After two years, and seeing that his health worsened towards the inevitable, the professor decided to move again, this time to Italy. But before leaving, he entrusted his favorite student, Papahatzis, with a briefcase full of notes, urging him to read them in the future, something that, among other things, would surely help him with his German. Shortly after, in 1924, Dienach died of tuberculosis.
George Papahatzis translated Dienach’s notes gradually over a period of 14 years – from 1926 to 1940. Initially he thought that his teacher had written a strange novel, but, as he read more and more, he realized that what he was translating was the very memories of his teacher.
The Second World War and the subsequent civil war in the Hellenic country caused Papahatzis to temporarily abandon the translation of the notes. Later, from 1952 to 1966, he tried to trace the living relatives of the late professor, even traveling to Zurich twelve times. His search was unsuccessful, so he concluded that Dienach (who had fought on the German side during the First World War) had changed his surname upon arriving in Greece, a country that just fought against the Germans.
Once the translation of the chronicles was finished, Papahatzis shared the result with a closed circle of fellow Freemasons. The writings were taken by the secret society as of utmost importance for the future of humanity and, among the initiates, Dienach won the title of prophet of modern times.
Publication and attacks of the Church
Until 1972, the translated notes of Dienach were available within the philosophical circles of Freemasonry, a society that, being faithful to its secrecy, believed that this information should not be in view of an audience that would not be prepared to handle it. However, George Papahatzis did not agree.
During the dictatorship in Greece, Papahatzis published the Pages of the Diary of Dienach, audacity that would bring endless problems. He lost his job, was accused of being a heretic by the Church, and most copies of the book disappeared quickly.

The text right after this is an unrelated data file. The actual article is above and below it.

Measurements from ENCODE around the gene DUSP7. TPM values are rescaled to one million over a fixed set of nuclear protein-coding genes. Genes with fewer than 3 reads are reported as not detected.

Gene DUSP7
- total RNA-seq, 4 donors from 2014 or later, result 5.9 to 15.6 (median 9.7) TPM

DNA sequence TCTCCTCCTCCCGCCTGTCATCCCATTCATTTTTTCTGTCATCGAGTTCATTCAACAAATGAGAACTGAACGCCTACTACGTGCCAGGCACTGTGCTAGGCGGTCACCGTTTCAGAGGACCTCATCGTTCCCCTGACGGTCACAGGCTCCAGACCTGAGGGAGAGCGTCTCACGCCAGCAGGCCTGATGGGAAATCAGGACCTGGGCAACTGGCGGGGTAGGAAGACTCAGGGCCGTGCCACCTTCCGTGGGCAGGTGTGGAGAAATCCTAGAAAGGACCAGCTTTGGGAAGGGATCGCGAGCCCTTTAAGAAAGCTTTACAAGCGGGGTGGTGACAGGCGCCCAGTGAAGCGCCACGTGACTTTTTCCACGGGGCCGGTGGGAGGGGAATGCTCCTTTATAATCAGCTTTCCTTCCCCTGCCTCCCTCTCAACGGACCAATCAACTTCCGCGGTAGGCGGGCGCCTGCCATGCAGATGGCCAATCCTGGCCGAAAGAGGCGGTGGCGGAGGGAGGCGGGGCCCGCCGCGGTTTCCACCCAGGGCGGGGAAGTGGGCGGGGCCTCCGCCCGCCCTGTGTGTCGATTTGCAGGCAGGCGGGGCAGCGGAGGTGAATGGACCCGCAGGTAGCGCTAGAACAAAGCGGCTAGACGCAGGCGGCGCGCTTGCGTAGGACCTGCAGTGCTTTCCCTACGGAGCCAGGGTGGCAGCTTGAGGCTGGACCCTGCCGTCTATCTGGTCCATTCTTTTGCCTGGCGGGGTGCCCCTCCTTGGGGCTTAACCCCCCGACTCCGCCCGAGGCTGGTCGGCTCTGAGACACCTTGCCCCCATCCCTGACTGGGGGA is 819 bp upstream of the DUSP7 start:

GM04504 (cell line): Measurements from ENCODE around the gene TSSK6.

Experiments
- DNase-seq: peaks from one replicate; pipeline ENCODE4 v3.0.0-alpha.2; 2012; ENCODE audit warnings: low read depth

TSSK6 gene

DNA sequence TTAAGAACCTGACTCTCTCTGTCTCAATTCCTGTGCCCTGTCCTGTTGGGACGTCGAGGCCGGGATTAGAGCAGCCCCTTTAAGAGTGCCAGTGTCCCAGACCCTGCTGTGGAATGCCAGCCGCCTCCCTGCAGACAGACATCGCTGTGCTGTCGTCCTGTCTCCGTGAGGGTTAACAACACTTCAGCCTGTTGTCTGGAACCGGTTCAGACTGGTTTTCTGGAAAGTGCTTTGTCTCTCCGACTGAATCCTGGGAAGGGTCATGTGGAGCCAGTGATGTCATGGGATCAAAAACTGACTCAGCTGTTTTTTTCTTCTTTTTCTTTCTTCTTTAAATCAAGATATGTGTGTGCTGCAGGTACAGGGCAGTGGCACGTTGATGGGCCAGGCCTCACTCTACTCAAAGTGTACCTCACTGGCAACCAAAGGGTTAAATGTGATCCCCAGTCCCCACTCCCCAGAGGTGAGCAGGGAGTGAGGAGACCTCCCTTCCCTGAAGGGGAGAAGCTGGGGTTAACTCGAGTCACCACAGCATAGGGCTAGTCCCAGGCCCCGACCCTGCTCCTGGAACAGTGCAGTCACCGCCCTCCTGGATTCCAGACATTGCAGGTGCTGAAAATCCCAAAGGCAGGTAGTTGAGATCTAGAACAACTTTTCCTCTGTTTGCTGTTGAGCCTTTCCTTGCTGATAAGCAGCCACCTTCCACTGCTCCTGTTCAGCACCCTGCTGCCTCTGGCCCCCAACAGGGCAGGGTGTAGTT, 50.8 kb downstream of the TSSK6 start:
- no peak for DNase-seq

Without giving up, the rebellious Mason would make another attempt at publication in 1979, when Greece was on its way to democracy. Without luck, the result was similar, and the books disappeared again from public view.
Today, more than 40 years later, the book never managed to leave Greece and, except for a select group, most ignore its existence and importance.
Among that select group is Radamanthys Anastasakis, a high ranking in several secret societies. In his role as editor, Anastasakis published the book on a small scale respecting its original structure; but the great volume of the text, together with the fact that it was a small publishing house, did not help to receive even a bit of advertising.
Presented to the public for the first time
When Dienach’s memoirs were scarcely published, the reading was complicated, more than 800 pages of draft notes. Something understandable considering that the professor of German never tried that his newspaper was once published as a book.
This changed recently when the author Achilleas Sirigos took the trouble to collect and edit the information. The book has been published on Amazon.